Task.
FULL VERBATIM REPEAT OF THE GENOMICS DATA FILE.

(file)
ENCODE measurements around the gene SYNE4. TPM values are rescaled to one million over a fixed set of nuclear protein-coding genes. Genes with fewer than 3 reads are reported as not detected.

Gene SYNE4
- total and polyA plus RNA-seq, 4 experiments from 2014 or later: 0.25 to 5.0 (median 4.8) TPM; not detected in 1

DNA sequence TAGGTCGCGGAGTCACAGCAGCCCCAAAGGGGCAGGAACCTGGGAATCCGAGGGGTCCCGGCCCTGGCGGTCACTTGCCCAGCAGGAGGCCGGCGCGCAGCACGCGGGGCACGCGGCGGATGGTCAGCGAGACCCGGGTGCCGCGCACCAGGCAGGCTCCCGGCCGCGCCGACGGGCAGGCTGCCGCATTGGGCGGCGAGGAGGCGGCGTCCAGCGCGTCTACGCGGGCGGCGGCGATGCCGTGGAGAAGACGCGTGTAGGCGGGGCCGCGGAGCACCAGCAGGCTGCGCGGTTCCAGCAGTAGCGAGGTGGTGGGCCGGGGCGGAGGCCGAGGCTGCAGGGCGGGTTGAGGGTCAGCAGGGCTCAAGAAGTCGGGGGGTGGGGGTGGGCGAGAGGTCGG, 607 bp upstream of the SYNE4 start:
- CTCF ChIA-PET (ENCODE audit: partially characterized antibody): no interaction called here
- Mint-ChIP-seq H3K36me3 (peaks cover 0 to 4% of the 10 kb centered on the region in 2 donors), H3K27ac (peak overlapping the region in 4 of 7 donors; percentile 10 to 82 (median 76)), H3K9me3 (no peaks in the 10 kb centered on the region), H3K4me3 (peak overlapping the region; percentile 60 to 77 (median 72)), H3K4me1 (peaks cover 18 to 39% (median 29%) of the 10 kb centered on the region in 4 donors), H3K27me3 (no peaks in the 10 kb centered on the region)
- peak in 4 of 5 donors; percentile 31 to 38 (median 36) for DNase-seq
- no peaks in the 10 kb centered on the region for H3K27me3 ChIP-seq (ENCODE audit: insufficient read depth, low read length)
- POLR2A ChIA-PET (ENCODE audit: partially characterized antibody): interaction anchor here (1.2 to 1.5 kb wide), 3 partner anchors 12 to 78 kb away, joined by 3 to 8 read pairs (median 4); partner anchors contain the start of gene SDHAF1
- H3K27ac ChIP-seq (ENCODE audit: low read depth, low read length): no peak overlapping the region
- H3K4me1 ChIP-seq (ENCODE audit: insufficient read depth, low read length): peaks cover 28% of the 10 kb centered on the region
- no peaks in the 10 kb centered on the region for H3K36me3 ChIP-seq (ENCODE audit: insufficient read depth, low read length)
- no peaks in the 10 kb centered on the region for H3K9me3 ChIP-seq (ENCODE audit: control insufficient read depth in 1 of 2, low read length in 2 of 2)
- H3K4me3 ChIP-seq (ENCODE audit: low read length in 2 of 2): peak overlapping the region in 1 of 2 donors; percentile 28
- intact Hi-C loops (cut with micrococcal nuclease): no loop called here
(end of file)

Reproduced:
ENCODE measurements around the gene SYNE4. TPM values are rescaled to one million over a fixed set of nuclear protein-coding genes. Genes with fewer than 3 reads are reported as not detected.

Gene SYNE4
- total and polyA plus RNA-seq, 4 experiments from 2014 or later: 0.25 to 5.0 (median 4.8) TPM; not detected in 1

DNA sequence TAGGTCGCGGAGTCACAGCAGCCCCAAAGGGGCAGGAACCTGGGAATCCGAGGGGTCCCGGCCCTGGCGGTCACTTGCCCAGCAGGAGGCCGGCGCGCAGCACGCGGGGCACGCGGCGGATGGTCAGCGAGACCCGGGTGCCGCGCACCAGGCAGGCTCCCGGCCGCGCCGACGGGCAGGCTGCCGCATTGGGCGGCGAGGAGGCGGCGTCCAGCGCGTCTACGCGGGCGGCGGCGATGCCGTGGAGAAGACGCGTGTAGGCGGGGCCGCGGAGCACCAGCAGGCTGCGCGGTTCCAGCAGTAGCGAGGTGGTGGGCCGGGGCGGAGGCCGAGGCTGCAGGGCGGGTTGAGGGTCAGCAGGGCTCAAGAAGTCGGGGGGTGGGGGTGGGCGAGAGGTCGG, 607 bp upstream of the SYNE4 start:
- CTCF ChIA-PET (ENCODE audit: partially characterized antibody): no interaction called here
- Mint-ChIP-seq H3K36me3 (peaks cover 0 to 4% of the 10 kb centered on the region in 2 donors), H3K27ac (peak overlapping the region in 4 of 7 donors; percentile 10 to 82 (median 76)), H3K9me3 (no peaks in the 10 kb centered on the region), H3K4me3 (peak overlapping the region; percentile 60 to 77 (median 72)), H3K4me1 (peaks cover 18 to 39% (median 29%) of the 10 kb centered on the region in 4 donors), H3K27me3 (no peaks in the 10 kb centered on the region)
- peak in 4 of 5 donors; percentile 31 to 38 (median 36) for DNase-seq
- no peaks in the 10 kb centered on the region for H3K27me3 ChIP-seq (ENCODE audit: insufficient read depth, low read length)
- POLR2A ChIA-PET (ENCODE audit: partially characterized antibody): interaction anchor here (1.2 to 1.5 kb wide), 3 partner anchors 12 to 78 kb away, joined by 3 to 8 read pairs (median 4); partner anchors contain the start of gene SDHAF1
- H3K27ac ChIP-seq (ENCODE audit: low read depth, low read length): no peak overlapping the region
- H3K4me1 ChIP-seq (ENCODE audit: insufficient read depth, low read length): peaks cover 28% of the 10 kb centered on the region
- no peaks in the 10 kb centered on the region for H3K36me3 ChIP-seq (ENCODE audit: insufficient read depth, low read length)
- no peaks in the 10 kb centered on the region for H3K9me3 ChIP-seq (ENCODE audit: control insufficient read depth in 1 of 2, low read length in 2 of 2)
- H3K4me3 ChIP-seq (ENCODE audit: low read length in 2 of 2): peak overlapping the region in 1 of 2 donors; percentile 28
- intact Hi-C loops (cut with micrococcal nuclease): no loop called here